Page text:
Along with beautiful bays, high mountains and vivid cities, Hvar offers a further feature: Since 2008, the Stari Grad Plain (plain land) is on the World Heritage List of UNESCO. Since the Greek people from Paros settled here in the fourth century before Christ, this cultural site has been well-preserved until today. Today, wine and olives are still cultivated as it was done 2400 years ago. Numerous stone walls and stone shelters are still well-preserved as well as the traces of the Greek geometric system.
The next stage on the mainland led us further down the coastline. On our way to the peninsular Peljesac, we had to shortly leave the European Union only to reenter it a few kilometres further. After the Balkan War, a sea access had been given to Bosnia and Hercegovina, the so-called Neum Corridor. On its narrowest point it’s just five kilometres wide. Here we realized how easy it is to travel within the EU without border controls.
Back in Croatia, we rode from the historic city of Ston to Peljesac. With the longest well-preserved defensive wall of Europe, this small town offers a historic characteristic.
Motorcycle riding on Peljesac is a lot of fun. Nicely mountainous with great winding roads, this peninsular is a real inside tip if you want to ride until you’re dizzy. There are also many possibilities for off-road trips in the mountains. Again and again, nice views on bays with crystal clear turquoise water are a real pleasure.
In the evening, we accommodate ourselves in the campsite Antony, located in the surf resort Viganj. With a view to the opposite island Korcula, we enjoyed the excellent red wine which Peljesac is famous for.
If you hear the howling of wolves during the night after having enjoyed a couple of glasses of wine, these are no alcohol-related hallucinations. These are jackals. These canine predators had once been set loose on this island by sailors in order to get rid of the plague of snakes in the 15th century. And to this date, these animals feel really comfortable here – something we can understand very well! We stayed on Peljesac for a good while, enjoyed the relaxed atmosphere, had delicious meals, often walked along the coastal path and admired the capain’s houses in Orebic. And we rode with our Tiger across the island to Korcula a couple of times. But there had to be an end to this. With Albania, there is another fascinating destination awaiting us at the Adriatic Sea.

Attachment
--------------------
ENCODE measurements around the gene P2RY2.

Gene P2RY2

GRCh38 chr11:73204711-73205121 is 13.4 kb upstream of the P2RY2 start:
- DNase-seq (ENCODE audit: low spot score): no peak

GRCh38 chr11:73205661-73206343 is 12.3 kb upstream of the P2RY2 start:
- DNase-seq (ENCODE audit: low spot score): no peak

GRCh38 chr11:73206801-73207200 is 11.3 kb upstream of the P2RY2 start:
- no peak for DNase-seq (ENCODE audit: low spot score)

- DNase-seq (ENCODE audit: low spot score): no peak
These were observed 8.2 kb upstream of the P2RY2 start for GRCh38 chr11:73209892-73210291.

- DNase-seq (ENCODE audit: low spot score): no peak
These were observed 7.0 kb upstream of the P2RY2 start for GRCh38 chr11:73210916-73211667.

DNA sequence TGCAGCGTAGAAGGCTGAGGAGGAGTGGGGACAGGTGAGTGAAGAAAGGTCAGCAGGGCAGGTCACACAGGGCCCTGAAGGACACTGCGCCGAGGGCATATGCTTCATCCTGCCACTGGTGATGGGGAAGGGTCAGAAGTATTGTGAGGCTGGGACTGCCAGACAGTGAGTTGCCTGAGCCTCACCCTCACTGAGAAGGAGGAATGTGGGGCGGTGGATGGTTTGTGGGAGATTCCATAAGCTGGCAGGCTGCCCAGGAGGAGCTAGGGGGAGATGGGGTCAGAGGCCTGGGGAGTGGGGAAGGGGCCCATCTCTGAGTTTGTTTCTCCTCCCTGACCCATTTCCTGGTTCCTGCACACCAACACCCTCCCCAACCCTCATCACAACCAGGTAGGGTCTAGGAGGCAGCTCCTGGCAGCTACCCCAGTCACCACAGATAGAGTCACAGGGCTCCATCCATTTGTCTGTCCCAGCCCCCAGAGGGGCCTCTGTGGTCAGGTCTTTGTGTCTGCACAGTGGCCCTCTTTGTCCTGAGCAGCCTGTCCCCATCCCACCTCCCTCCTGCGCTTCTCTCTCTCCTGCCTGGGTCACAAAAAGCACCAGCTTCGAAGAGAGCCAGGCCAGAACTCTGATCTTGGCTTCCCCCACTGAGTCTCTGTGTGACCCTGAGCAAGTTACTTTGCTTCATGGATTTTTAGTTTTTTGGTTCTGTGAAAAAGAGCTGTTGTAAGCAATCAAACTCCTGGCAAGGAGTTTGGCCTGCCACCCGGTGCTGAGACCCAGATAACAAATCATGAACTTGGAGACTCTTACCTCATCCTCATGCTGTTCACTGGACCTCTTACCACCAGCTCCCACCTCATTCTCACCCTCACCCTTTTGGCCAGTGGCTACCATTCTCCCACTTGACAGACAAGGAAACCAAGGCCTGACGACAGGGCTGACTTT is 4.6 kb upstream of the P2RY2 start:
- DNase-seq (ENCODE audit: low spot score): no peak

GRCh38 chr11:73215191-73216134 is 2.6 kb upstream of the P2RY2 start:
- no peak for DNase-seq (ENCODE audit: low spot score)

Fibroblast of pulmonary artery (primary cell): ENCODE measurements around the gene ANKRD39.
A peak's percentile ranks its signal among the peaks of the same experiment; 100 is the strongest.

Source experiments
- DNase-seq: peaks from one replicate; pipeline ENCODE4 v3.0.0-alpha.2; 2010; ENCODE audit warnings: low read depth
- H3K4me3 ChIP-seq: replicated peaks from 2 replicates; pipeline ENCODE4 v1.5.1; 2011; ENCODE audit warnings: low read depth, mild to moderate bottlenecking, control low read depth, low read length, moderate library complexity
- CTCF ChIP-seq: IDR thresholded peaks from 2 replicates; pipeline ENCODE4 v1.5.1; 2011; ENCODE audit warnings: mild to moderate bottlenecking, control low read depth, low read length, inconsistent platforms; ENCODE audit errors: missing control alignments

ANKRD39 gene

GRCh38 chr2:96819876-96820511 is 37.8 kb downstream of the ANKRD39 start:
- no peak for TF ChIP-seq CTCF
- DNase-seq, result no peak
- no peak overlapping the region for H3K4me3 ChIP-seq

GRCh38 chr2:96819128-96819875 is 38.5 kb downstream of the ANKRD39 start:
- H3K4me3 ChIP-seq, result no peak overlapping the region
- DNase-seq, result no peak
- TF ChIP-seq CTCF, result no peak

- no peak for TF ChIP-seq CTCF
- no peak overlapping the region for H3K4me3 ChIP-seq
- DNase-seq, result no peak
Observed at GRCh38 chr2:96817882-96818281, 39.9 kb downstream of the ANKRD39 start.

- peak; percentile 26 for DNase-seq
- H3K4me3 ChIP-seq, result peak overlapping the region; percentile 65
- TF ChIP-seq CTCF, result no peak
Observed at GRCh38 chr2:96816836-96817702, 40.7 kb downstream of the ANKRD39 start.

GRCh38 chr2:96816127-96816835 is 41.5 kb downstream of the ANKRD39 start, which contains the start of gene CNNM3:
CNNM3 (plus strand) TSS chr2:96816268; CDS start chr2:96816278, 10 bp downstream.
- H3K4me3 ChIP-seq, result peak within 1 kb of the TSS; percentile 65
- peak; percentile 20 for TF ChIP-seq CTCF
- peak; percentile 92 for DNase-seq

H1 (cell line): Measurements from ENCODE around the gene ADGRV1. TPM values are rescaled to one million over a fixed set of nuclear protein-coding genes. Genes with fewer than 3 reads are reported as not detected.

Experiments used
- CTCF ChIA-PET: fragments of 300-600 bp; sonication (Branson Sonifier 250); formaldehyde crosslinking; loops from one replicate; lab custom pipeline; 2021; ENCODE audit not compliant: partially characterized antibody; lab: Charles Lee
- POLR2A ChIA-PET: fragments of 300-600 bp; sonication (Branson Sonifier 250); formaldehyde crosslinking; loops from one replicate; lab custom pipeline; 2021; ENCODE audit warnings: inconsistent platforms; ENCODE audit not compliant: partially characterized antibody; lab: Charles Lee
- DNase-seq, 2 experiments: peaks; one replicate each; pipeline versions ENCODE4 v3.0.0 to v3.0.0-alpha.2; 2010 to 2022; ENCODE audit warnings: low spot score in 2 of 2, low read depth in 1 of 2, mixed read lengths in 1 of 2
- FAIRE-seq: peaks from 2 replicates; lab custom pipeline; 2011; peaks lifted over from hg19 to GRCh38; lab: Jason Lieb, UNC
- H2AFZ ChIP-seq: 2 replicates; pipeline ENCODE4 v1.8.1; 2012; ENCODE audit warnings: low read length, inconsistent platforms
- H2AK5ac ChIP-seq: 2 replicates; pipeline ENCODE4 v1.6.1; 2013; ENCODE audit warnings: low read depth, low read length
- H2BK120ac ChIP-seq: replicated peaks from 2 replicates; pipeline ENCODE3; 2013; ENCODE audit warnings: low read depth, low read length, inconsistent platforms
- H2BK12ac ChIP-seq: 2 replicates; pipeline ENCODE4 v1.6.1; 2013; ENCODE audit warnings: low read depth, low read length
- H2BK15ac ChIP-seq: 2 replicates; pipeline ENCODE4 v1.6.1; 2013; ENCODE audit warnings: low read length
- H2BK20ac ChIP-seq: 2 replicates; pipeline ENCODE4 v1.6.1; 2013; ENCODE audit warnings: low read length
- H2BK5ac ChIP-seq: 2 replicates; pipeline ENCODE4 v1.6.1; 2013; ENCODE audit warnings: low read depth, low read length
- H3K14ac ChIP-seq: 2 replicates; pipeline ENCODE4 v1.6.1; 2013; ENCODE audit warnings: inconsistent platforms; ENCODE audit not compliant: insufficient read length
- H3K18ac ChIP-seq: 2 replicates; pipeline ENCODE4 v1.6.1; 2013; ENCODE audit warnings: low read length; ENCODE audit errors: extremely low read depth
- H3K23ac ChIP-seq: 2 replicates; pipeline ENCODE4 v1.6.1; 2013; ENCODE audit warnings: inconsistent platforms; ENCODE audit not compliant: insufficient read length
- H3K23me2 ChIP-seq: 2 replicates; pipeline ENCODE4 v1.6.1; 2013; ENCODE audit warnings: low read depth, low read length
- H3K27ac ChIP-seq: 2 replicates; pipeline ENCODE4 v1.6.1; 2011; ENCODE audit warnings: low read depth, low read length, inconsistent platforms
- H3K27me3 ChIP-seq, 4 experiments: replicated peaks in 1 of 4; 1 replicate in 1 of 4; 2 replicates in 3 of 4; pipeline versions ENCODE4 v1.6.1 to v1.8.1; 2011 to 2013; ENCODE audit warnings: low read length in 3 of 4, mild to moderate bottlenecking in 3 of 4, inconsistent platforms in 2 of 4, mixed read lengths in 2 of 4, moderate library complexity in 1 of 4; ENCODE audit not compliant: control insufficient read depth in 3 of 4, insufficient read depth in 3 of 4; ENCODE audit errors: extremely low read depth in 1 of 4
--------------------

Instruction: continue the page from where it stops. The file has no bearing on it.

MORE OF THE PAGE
Journey: Already the journey to the south of Croatia is diverting and offers plenty of varying landscapes. If you reach Croatia via Austria and Slovenia, you can travel across the sparsely populated Lika mountains in the centre of Croatia towards the coast. If you have just a short time budget, you have the option to ride towards Split via a well-built and mostly empty motorway. The national park Velebit near the coast is a good choice for an overnight stop-over.
Travel time: The month May is the perfect travel time for the south of Dalmatia. The weather is mostly fine, temperatures aren’t too high yet, but above all, there’s still little traffic on the streets. This is quite different during summertime.
Motorcycle Riding: If you cross the coastal mountains with your bike, you should watch out for the strong winds on the sea side. Whether it’s the Bura (fall wind from the mountains) or the Jugo (blowing from the sea) – both winds can bother you a lot if your motorcycle is heavily loaded. Most notably, the Bura occurs with hurricane force without any warning.
Accommodation/Food: In the vicinity of the mainland coast and on the islands, Croatia has a fine-mesh net of campsites. There are also many hotels of all categories. It may take a little longer to find an appropriate accommodation in less developed regions in the interior of the country.
Within the last two and a half decades, since the end of the socialism, the Croatian cuisine gained a lot with regard to variety and quality. And many wines, too, reached a top level in international terms. Along the coastline, you do not need to search long for a restaurant where you can eat well at a reasonable price.